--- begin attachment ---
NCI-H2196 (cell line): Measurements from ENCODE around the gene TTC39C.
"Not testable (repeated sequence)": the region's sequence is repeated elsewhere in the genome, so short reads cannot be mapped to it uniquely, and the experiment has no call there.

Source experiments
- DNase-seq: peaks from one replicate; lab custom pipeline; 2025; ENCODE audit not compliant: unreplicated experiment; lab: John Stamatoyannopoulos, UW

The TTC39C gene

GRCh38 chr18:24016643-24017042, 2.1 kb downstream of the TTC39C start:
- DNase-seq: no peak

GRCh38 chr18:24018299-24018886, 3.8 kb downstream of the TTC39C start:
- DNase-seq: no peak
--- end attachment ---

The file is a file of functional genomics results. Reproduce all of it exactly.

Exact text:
NCI-H2196 (cell line): Measurements from ENCODE around the gene TTC39C.
"Not testable (repeated sequence)": the region's sequence is repeated elsewhere in the genome, so short reads cannot be mapped to it uniquely, and the experiment has no call there.

Source experiments
- DNase-seq: peaks from one replicate; lab custom pipeline; 2025; ENCODE audit not compliant: unreplicated experiment; lab: John Stamatoyannopoulos, UW

The TTC39C gene

GRCh38 chr18:24016643-24017042, 2.1 kb downstream of the TTC39C start:
- DNase-seq: no peak

GRCh38 chr18:24018299-24018886, 3.8 kb downstream of the TTC39C start:
- DNase-seq: no peak